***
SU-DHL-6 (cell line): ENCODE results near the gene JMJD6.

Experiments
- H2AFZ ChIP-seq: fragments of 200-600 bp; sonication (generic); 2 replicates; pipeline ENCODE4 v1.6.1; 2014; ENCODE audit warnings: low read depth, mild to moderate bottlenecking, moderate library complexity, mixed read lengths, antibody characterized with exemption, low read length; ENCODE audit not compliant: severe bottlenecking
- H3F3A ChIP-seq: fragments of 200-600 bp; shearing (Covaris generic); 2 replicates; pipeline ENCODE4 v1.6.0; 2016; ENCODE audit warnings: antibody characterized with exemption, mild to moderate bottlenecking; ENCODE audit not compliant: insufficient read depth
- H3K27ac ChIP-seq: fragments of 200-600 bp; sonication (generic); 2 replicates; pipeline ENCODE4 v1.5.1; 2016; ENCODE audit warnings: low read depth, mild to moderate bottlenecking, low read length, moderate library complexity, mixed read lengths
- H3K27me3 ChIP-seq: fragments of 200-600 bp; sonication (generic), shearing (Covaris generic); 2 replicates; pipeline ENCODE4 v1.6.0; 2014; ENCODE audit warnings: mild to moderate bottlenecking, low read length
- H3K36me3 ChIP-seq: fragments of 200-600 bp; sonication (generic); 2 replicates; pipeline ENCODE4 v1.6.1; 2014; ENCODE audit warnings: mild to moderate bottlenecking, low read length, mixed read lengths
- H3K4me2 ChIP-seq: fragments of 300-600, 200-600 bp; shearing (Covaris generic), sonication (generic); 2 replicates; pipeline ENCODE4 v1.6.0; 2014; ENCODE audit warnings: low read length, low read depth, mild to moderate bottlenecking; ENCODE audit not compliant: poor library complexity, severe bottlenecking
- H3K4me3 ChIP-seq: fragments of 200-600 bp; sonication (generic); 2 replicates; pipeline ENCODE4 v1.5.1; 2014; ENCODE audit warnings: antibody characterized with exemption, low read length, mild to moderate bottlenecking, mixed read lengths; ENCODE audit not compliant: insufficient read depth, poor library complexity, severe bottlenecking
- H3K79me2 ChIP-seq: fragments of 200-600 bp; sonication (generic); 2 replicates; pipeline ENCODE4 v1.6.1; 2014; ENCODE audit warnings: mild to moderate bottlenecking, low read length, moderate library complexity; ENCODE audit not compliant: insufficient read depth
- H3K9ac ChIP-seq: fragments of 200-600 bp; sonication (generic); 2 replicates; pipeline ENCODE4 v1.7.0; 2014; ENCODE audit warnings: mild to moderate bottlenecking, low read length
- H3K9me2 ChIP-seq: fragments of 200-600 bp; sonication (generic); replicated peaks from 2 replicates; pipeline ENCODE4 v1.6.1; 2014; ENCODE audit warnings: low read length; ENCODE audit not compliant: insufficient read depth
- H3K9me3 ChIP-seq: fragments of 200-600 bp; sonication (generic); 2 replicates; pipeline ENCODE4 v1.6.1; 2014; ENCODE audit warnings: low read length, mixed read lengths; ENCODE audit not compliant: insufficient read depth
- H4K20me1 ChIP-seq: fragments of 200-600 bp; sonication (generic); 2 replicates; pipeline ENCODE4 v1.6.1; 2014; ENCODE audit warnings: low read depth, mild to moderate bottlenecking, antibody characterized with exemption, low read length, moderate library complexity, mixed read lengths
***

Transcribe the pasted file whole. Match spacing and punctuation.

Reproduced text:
SU-DHL-6 (cell line): ENCODE results near the gene JMJD6.

Experiments
- H2AFZ ChIP-seq: fragments of 200-600 bp; sonication (generic); 2 replicates; pipeline ENCODE4 v1.6.1; 2014; ENCODE audit warnings: low read depth, mild to moderate bottlenecking, moderate library complexity, mixed read lengths, antibody characterized with exemption, low read length; ENCODE audit not compliant: severe bottlenecking
- H3F3A ChIP-seq: fragments of 200-600 bp; shearing (Covaris generic); 2 replicates; pipeline ENCODE4 v1.6.0; 2016; ENCODE audit warnings: antibody characterized with exemption, mild to moderate bottlenecking; ENCODE audit not compliant: insufficient read depth
- H3K27ac ChIP-seq: fragments of 200-600 bp; sonication (generic); 2 replicates; pipeline ENCODE4 v1.5.1; 2016; ENCODE audit warnings: low read depth, mild to moderate bottlenecking, low read length, moderate library complexity, mixed read lengths
- H3K27me3 ChIP-seq: fragments of 200-600 bp; sonication (generic), shearing (Covaris generic); 2 replicates; pipeline ENCODE4 v1.6.0; 2014; ENCODE audit warnings: mild to moderate bottlenecking, low read length
- H3K36me3 ChIP-seq: fragments of 200-600 bp; sonication (generic); 2 replicates; pipeline ENCODE4 v1.6.1; 2014; ENCODE audit warnings: mild to moderate bottlenecking, low read length, mixed read lengths
- H3K4me2 ChIP-seq: fragments of 300-600, 200-600 bp; shearing (Covaris generic), sonication (generic); 2 replicates; pipeline ENCODE4 v1.6.0; 2014; ENCODE audit warnings: low read length, low read depth, mild to moderate bottlenecking; ENCODE audit not compliant: poor library complexity, severe bottlenecking
- H3K4me3 ChIP-seq: fragments of 200-600 bp; sonication (generic); 2 replicates; pipeline ENCODE4 v1.5.1; 2014; ENCODE audit warnings: antibody characterized with exemption, low read length, mild to moderate bottlenecking, mixed read lengths; ENCODE audit not compliant: insufficient read depth, poor library complexity, severe bottlenecking
- H3K79me2 ChIP-seq: fragments of 200-600 bp; sonication (generic); 2 replicates; pipeline ENCODE4 v1.6.1; 2014; ENCODE audit warnings: mild to moderate bottlenecking, low read length, moderate library complexity; ENCODE audit not compliant: insufficient read depth
- H3K9ac ChIP-seq: fragments of 200-600 bp; sonication (generic); 2 replicates; pipeline ENCODE4 v1.7.0; 2014; ENCODE audit warnings: mild to moderate bottlenecking, low read length
- H3K9me2 ChIP-seq: fragments of 200-600 bp; sonication (generic); replicated peaks from 2 replicates; pipeline ENCODE4 v1.6.1; 2014; ENCODE audit warnings: low read length; ENCODE audit not compliant: insufficient read depth
- H3K9me3 ChIP-seq: fragments of 200-600 bp; sonication (generic); 2 replicates; pipeline ENCODE4 v1.6.1; 2014; ENCODE audit warnings: low read length, mixed read lengths; ENCODE audit not compliant: insufficient read depth
- H4K20me1 ChIP-seq: fragments of 200-600 bp; sonication (generic); 2 replicates; pipeline ENCODE4 v1.6.1; 2014; ENCODE audit warnings: low read depth, mild to moderate bottlenecking, antibody characterized with exemption, low read length, moderate library complexity, mixed read lengths